New study confirms the influence of brainwaves on perception

5 Apr 2024

Researchers at UQ's Queensland Brain Institute have confirmed that brainwaves can affect visual perception, particularly when it comes to distinguishing between objects.

Dr Anthony Harris from UQ’s Queensland Brain Institute said neural oscillations, or brainwaves, have long been considered to play a crucial role in various cognitive processes but recent studies have raised questions about their role in the realm of visual perception.

“Our study investigated the influence of the brain’s rhythmic activity on perception by focusing on the visual tilt illusion – a phenomenon where the perceived orientation of a line or grating pattern appears different from its true orientation when another grating is present. 

“This happens because the neurons responding to the two sets of gratings influence each other.”

Dr Anthony Harris

To explore this phenomenon, the research team conducted an experiment where participants were presented with a series of grating patterns and asked to report whether the pattern appeared tilted left or right of vertical on each trial, while their brain activity was measured with electroencephalogram (EEG).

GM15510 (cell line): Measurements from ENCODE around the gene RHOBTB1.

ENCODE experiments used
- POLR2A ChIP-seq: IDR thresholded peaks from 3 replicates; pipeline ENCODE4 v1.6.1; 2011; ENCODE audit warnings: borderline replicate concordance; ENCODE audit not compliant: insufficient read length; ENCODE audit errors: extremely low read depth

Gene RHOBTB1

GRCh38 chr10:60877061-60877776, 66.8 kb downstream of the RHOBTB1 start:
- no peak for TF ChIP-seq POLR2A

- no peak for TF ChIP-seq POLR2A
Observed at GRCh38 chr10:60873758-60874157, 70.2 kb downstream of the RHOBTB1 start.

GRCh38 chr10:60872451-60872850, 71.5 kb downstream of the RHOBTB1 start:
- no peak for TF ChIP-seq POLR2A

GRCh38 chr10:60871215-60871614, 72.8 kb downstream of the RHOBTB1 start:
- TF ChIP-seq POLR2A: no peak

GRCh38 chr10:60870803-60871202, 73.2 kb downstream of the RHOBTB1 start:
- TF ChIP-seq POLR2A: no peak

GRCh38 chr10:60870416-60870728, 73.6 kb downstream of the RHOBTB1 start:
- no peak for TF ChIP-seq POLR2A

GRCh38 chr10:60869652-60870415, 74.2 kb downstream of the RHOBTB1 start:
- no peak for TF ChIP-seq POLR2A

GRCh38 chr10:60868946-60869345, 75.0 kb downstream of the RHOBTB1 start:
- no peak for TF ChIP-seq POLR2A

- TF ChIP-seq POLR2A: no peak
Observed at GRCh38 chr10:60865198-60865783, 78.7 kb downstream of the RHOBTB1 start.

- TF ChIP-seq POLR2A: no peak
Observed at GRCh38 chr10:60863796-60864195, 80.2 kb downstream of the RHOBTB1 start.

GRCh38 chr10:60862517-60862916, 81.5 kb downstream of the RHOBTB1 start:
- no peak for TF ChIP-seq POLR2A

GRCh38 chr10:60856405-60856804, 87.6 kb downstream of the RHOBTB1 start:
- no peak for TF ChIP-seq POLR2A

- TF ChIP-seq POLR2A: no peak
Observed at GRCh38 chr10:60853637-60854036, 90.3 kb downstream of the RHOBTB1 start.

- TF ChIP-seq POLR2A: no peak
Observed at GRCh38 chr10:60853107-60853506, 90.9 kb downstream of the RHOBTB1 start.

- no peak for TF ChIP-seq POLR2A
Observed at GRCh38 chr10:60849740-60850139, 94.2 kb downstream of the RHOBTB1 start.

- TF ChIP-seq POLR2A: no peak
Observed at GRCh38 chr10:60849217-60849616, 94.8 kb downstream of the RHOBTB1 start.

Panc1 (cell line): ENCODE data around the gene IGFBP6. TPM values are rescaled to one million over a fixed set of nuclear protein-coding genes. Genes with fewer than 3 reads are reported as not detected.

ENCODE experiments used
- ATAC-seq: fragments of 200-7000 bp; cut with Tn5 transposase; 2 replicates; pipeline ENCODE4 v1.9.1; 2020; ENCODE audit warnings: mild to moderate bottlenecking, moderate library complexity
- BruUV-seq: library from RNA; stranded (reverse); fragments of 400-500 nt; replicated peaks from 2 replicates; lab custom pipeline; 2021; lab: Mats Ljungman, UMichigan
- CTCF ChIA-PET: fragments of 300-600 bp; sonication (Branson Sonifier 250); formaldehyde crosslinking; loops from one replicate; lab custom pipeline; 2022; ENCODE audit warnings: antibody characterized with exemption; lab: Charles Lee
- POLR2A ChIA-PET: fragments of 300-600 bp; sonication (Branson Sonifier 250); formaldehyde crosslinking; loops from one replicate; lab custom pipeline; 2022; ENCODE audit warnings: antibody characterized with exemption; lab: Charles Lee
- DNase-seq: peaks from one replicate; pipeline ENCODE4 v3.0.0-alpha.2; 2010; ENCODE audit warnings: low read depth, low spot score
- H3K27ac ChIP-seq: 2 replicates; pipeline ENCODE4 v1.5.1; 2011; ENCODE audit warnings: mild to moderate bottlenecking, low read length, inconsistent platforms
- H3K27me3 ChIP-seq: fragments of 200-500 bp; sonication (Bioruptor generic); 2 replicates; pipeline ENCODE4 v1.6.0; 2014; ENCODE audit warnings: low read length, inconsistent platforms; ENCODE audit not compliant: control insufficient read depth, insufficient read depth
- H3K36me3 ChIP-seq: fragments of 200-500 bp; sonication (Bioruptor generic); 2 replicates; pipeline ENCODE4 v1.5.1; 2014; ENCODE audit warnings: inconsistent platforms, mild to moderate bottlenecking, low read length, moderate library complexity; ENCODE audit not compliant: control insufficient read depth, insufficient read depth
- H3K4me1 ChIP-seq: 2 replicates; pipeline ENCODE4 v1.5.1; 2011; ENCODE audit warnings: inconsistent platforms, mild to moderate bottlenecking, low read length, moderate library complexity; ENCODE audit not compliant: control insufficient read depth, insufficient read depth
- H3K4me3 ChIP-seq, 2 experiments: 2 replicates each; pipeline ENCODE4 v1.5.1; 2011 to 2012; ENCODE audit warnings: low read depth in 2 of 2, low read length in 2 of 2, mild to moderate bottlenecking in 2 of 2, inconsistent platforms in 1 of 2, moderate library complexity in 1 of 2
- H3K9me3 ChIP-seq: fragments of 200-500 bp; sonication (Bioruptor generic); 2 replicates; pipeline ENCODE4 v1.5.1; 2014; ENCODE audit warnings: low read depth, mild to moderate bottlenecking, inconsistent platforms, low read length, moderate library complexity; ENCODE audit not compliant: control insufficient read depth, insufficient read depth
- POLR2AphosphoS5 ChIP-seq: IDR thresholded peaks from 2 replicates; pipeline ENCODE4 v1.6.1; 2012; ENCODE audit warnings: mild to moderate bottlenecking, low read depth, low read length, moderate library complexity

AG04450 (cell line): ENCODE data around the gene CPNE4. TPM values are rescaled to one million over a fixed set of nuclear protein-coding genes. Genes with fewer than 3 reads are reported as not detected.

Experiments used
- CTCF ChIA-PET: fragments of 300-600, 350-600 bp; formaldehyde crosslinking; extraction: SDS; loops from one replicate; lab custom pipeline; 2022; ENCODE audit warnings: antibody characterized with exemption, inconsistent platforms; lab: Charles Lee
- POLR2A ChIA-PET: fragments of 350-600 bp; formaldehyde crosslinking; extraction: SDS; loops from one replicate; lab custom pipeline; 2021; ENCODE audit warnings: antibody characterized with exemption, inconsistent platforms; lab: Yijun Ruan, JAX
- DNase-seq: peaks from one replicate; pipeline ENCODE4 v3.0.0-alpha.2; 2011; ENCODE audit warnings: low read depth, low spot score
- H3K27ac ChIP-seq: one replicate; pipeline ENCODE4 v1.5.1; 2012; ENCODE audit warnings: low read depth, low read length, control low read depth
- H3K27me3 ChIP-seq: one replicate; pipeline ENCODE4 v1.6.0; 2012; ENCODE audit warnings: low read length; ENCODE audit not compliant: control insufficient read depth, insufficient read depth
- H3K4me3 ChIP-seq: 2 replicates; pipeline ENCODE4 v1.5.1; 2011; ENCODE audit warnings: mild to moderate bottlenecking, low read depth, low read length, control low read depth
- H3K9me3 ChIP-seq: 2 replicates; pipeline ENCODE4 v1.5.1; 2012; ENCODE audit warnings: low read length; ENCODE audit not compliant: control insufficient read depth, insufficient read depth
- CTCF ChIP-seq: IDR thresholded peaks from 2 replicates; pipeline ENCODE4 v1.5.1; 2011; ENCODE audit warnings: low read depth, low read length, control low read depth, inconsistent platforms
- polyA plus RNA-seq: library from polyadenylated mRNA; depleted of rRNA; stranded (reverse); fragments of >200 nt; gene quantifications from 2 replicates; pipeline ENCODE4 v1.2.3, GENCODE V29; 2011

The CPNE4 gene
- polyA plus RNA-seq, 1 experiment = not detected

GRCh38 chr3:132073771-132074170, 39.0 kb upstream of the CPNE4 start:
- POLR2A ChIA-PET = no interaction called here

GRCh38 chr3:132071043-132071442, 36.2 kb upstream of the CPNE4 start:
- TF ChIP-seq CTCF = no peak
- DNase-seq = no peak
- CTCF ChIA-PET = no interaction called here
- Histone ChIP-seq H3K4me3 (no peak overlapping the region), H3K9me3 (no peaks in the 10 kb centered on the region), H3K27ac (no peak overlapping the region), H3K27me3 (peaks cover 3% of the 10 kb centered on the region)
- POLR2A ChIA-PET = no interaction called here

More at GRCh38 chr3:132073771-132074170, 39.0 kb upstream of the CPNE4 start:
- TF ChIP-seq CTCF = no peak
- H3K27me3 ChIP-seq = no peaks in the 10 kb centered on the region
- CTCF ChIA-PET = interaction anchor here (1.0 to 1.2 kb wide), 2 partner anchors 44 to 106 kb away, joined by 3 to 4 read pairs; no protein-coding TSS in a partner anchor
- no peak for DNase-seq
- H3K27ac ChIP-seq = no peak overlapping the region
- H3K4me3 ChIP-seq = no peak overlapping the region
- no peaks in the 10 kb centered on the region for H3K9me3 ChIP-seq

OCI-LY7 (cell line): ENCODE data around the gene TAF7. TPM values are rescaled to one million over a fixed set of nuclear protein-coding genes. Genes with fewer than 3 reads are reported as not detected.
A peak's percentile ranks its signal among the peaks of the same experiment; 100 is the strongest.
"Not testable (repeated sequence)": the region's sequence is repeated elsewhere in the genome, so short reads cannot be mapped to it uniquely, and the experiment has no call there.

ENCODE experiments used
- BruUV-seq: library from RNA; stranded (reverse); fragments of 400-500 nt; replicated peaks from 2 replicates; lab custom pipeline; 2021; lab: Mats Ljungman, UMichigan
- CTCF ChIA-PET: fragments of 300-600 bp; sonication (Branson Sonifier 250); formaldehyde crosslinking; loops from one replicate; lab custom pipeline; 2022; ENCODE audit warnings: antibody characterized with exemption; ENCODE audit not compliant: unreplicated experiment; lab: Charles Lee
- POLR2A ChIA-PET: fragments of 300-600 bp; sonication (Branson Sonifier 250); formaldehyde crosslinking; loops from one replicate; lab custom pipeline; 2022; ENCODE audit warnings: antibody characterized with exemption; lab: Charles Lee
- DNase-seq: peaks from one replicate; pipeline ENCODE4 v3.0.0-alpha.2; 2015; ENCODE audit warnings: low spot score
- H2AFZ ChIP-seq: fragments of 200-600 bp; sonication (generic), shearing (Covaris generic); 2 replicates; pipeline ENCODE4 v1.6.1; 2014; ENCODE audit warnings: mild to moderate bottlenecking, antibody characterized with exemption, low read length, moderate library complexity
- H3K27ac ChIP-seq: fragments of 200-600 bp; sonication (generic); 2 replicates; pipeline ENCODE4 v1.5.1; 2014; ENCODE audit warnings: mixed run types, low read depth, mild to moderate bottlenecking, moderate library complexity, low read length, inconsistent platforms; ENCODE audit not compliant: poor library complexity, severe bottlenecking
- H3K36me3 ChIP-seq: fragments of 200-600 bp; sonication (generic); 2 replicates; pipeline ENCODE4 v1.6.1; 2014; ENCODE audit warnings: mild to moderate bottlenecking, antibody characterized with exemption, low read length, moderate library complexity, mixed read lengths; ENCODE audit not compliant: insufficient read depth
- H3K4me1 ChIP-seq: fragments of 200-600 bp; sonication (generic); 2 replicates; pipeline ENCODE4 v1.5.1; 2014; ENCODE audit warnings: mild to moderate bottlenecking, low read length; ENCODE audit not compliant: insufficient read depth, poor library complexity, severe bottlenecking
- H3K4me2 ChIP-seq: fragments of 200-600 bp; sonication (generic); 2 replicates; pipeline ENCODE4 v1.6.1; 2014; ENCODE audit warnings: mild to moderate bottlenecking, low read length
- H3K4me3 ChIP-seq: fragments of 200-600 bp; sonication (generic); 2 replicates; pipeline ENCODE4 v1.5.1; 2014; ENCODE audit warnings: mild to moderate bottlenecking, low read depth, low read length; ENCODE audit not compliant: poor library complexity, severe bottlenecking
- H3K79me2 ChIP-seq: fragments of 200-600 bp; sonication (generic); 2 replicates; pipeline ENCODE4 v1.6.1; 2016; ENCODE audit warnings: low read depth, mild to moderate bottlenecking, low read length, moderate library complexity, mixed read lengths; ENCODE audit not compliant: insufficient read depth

“Our findings suggest that the oscillation phase, whether it is a peak or trough or somewhere in between, influences the complex processing involved in stimulus discrimination.

“This supports the notion that brainwaves play a significant role in the neural computations underlying perception.

Dr Harris said the findings contribute to our understanding of how the brain constructs what we see.

“Our findings contribute to a better understanding of the role neural oscillations play in perception and highlights the importance of moment-by-moment fluctuations in brain activity for determining the outcome of neural processes,” he said.

“By demonstrating the impact of oscillation phase on perception in a task involving early sensory processing, we have provided valuable insights into the broader implications of neural oscillations in neural information processing throughout the brain.”

The research paper has been published in Current Biology